ASPIRIN: the best NSAID

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Aspirin reduces risk of colon cancer 50%

The major study carried by news service and referred to in "Science News". 
 

Author Affiliations

  1. American Cancer Society, Atlanta, Georgia 30329 [M. J. T., M. M. N., E. E. C., C. W. H.], and Epidemiology Division, Emory University School of Public Health, Atlanta, Georgia 30322 [W. D. F.]

Abstract

Aspirin and other nonsteroidal antiinflammatory drugs inhibit prostagiandin synthesis and tumor growth in many experimental systems, but it is unclear which of these tumor models are relevant to humans. We have reported reduced risk of fatal colon cancer among persons who used aspirin in a large prospective study. This analysis examines other fatal cancers in relation to aspirin among 635,031 adults in that study who provided information in 1982 on the frequency and duration of their aspirin use and did not report cancer. Death rates were measured through 1988. Death rates decreased with more frequent aspirin use for cancers of the esophagus, stomach, colon, and rectum but not generally for other cancers. For each digestive tract cancer, death rates were approximately 40% lower among persons who used aspirin 16 times/month or more for at least 1 year compared to those who used no aspirin. The trend of decreasing risk with more frequent aspirin use was strongest among persons who had used aspirin for 10 years or more; it remained statistically significant, except for esophageal cancer, in multivariate analyses that adjusted for other known risk factors. Biases such as early detection or aspirin avoidance among cases do not appear to explain the results. Our data suggest that regular, prolonged use of aspirin may reduce the risk of fatal cancer of the esophagus, stomach, colon, and rectum. Future epidemiological and basic research should examine all digestive tract cancers in considering the chemopreventive or therapeutic potential of nonsteroidal antiinflammatory drugs.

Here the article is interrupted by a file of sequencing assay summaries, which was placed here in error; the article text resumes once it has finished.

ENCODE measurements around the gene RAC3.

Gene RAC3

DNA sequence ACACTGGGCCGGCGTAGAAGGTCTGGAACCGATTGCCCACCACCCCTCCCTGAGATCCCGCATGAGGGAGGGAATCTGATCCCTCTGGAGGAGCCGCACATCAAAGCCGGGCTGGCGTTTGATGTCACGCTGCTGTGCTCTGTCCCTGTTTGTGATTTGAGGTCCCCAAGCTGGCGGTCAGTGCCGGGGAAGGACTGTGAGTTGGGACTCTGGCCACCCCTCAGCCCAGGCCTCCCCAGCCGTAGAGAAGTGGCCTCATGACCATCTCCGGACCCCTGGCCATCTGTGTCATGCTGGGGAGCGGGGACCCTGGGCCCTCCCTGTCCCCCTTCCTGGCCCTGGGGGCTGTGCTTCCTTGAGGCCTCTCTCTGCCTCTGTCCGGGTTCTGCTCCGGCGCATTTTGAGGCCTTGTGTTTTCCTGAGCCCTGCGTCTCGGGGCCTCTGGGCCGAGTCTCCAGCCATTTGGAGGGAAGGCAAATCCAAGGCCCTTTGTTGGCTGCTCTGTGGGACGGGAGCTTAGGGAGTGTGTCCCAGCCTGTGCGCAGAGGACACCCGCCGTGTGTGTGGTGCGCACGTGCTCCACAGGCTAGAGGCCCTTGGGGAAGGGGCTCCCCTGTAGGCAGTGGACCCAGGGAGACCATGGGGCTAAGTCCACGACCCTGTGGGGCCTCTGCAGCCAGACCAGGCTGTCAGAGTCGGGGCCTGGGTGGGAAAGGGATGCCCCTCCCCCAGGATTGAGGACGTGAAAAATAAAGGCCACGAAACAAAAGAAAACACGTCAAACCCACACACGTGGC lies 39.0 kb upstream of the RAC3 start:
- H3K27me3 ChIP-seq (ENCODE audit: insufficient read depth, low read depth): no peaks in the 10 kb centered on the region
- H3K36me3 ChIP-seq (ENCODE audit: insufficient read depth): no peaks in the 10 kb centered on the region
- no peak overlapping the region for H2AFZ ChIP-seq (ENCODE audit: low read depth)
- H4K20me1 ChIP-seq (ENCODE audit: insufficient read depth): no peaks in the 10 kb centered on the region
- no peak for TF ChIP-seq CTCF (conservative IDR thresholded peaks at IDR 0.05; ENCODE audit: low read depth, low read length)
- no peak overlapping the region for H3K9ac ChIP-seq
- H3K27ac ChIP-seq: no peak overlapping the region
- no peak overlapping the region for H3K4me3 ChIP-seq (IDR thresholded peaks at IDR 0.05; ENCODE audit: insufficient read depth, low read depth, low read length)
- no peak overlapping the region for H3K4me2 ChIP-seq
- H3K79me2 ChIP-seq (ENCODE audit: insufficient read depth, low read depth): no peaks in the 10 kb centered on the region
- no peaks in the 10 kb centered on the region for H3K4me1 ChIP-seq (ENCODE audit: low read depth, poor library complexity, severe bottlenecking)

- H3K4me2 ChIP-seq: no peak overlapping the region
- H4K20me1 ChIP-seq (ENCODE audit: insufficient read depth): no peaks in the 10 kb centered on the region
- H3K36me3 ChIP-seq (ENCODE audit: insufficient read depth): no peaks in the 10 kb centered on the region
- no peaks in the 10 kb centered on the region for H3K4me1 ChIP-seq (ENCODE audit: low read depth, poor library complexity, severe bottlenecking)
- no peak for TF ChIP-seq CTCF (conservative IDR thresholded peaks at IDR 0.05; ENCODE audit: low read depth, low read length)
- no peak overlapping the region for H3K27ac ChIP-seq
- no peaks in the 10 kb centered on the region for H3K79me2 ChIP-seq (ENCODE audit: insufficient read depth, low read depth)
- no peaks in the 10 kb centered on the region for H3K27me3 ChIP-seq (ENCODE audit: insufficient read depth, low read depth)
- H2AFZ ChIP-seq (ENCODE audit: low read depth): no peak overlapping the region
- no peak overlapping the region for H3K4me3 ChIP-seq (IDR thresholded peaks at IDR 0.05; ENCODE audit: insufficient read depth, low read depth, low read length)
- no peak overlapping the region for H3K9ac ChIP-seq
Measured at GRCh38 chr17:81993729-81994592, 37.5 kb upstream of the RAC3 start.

Footnotes

  • Received August 27, 1992.
Accepted January

Aspirin Slashes Colon-cancer Death Rates 
 
KA. Fackelman, Science News, 1994, p. 374

People who regularly take aspirin cut in half their risk of dying from colon cancer, according to the largest, most definitive epidemiologic study to investi­gate this link.  The finding suggests a relatively inexpensive strategy for bat­tling a scourge that currently claims the lives of about 50,000 Americans annually.